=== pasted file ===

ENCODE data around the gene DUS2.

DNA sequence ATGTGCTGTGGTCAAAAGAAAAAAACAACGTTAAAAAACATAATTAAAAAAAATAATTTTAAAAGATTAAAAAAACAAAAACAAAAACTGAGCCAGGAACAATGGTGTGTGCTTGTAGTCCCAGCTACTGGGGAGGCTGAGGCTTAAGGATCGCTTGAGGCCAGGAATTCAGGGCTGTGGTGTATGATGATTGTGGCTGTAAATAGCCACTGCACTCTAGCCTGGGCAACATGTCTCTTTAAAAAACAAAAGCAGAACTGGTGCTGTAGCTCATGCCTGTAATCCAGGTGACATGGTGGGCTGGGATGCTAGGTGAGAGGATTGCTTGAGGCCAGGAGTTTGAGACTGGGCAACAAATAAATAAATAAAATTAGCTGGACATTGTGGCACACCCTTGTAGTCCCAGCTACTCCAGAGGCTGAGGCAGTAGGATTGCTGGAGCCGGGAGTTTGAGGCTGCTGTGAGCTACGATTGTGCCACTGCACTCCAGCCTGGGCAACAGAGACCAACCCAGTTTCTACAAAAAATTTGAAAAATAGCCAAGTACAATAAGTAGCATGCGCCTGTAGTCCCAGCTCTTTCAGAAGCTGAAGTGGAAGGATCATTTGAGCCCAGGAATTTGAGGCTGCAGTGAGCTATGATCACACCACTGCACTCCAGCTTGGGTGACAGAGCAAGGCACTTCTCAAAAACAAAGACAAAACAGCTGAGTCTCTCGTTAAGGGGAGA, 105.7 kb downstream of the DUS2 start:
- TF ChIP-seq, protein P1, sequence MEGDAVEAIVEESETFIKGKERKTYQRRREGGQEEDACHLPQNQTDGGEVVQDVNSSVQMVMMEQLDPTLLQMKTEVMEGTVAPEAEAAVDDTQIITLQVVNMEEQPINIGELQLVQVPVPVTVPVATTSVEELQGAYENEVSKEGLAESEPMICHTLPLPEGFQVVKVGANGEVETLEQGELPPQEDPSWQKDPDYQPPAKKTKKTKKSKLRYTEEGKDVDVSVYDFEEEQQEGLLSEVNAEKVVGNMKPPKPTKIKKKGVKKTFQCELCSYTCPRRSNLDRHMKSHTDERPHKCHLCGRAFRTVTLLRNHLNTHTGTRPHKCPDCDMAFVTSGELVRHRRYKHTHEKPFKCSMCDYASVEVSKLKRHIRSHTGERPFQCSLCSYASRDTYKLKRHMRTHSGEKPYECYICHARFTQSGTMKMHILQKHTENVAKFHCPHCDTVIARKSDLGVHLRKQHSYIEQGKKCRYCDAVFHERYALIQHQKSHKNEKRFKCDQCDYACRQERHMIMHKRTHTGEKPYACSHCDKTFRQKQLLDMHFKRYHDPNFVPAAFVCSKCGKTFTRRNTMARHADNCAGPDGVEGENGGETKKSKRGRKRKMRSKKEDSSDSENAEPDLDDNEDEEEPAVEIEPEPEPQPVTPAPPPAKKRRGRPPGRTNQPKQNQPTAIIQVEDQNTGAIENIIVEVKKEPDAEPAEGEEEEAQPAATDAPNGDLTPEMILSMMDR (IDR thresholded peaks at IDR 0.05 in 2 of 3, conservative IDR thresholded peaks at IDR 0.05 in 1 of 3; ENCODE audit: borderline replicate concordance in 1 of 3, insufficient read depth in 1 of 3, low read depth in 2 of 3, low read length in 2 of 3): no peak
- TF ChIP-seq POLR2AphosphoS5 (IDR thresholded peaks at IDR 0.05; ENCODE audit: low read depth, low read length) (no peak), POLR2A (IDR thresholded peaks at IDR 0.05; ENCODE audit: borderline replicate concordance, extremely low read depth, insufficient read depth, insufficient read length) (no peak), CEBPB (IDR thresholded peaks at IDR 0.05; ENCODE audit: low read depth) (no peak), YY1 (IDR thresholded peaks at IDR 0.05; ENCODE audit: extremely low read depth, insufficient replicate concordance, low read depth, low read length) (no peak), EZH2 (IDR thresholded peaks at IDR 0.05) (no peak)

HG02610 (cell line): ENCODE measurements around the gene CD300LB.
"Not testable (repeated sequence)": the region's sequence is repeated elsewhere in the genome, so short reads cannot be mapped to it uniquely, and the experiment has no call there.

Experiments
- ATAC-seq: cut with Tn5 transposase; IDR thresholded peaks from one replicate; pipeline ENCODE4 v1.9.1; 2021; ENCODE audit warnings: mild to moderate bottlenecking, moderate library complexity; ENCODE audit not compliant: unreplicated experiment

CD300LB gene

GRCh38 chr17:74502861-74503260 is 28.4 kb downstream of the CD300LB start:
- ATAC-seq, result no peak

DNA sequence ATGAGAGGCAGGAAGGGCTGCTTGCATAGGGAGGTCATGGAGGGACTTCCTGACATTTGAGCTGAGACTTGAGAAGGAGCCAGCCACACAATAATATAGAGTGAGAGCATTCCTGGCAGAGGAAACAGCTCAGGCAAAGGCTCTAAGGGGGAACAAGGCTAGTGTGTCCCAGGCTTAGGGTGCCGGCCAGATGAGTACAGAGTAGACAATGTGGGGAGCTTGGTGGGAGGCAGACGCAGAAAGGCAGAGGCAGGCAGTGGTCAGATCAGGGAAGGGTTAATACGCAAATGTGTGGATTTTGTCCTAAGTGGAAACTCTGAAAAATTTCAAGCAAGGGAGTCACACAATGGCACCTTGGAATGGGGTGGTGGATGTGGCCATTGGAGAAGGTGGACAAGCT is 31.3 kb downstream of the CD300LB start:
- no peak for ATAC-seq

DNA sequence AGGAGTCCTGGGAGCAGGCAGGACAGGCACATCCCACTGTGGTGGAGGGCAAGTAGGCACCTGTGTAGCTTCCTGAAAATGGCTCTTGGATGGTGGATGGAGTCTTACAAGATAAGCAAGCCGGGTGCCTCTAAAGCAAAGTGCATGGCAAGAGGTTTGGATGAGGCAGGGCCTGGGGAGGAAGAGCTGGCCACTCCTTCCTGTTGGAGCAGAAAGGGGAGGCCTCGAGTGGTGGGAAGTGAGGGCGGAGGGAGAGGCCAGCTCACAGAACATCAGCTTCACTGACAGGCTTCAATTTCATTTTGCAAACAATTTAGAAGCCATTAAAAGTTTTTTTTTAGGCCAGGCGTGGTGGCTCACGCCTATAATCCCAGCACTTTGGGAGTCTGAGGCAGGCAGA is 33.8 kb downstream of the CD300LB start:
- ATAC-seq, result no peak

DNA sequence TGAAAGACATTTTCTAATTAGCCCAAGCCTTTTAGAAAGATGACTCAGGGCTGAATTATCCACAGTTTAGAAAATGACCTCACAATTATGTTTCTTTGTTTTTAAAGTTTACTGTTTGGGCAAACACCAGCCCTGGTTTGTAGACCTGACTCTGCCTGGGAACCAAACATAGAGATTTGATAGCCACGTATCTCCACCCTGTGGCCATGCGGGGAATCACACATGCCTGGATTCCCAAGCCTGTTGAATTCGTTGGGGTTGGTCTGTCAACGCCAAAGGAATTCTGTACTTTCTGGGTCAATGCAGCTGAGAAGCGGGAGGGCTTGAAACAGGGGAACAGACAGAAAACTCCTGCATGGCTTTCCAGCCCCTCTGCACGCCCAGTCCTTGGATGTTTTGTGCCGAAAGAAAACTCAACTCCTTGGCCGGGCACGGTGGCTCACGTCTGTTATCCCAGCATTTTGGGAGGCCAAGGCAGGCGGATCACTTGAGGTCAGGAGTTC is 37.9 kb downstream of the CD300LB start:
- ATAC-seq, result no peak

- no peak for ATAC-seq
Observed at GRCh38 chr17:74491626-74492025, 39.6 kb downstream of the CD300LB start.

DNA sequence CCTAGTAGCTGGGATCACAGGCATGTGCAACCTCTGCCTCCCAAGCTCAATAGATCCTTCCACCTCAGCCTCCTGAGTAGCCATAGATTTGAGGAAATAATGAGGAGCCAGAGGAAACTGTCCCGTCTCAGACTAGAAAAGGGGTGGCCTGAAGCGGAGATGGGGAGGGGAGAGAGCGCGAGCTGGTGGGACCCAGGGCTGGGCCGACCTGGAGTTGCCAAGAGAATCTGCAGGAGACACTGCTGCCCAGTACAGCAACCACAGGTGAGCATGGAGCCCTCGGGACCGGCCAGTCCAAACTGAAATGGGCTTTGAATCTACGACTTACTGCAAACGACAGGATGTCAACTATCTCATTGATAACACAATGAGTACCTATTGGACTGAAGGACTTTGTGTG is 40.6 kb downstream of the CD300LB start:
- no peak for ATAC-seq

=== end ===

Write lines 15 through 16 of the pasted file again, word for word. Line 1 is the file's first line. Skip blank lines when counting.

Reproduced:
- ATAC-seq, result no peak

DNA sequence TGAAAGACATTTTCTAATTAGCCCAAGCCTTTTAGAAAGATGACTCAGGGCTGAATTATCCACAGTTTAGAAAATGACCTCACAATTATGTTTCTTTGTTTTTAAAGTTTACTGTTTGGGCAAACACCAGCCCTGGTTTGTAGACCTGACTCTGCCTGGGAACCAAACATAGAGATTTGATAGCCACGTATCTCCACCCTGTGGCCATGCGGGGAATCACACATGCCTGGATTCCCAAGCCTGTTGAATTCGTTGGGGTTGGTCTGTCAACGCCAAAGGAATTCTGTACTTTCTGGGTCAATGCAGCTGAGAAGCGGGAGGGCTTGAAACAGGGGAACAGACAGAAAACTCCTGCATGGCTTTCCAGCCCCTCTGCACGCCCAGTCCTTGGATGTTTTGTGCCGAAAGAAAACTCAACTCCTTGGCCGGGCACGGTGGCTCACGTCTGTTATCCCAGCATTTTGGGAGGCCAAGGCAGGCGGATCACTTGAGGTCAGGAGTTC is 37.9 kb downstream of the CD300LB start: